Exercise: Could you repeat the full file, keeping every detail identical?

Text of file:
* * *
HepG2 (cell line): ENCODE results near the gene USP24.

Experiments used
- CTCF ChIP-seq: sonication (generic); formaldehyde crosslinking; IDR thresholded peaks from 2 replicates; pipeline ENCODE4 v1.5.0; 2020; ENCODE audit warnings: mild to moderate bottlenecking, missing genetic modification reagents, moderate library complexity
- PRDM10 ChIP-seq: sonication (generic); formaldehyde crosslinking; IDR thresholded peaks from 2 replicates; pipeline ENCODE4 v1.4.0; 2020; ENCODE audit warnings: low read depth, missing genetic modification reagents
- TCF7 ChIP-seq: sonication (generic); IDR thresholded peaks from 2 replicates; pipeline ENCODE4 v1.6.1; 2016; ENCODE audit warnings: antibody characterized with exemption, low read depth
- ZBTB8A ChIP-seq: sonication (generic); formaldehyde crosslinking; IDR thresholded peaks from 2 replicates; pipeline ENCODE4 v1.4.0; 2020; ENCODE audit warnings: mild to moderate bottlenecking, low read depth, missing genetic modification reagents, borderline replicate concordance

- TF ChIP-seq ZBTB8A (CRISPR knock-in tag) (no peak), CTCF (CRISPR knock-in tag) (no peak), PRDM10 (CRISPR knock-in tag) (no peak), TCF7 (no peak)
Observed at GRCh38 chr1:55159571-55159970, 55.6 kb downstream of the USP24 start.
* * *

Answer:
HepG2 (cell line): ENCODE results near the gene USP24.

Experiments used
- CTCF ChIP-seq: sonication (generic); formaldehyde crosslinking; IDR thresholded peaks from 2 replicates; pipeline ENCODE4 v1.5.0; 2020; ENCODE audit warnings: mild to moderate bottlenecking, missing genetic modification reagents, moderate library complexity
- PRDM10 ChIP-seq: sonication (generic); formaldehyde crosslinking; IDR thresholded peaks from 2 replicates; pipeline ENCODE4 v1.4.0; 2020; ENCODE audit warnings: low read depth, missing genetic modification reagents
- TCF7 ChIP-seq: sonication (generic); IDR thresholded peaks from 2 replicates; pipeline ENCODE4 v1.6.1; 2016; ENCODE audit warnings: antibody characterized with exemption, low read depth
- ZBTB8A ChIP-seq: sonication (generic); formaldehyde crosslinking; IDR thresholded peaks from 2 replicates; pipeline ENCODE4 v1.4.0; 2020; ENCODE audit warnings: mild to moderate bottlenecking, low read depth, missing genetic modification reagents, borderline replicate concordance

- TF ChIP-seq ZBTB8A (CRISPR knock-in tag) (no peak), CTCF (CRISPR knock-in tag) (no peak), PRDM10 (CRISPR knock-in tag) (no peak), TCF7 (no peak)
Observed at GRCh38 chr1:55159571-55159970, 55.6 kb downstream of the USP24 start.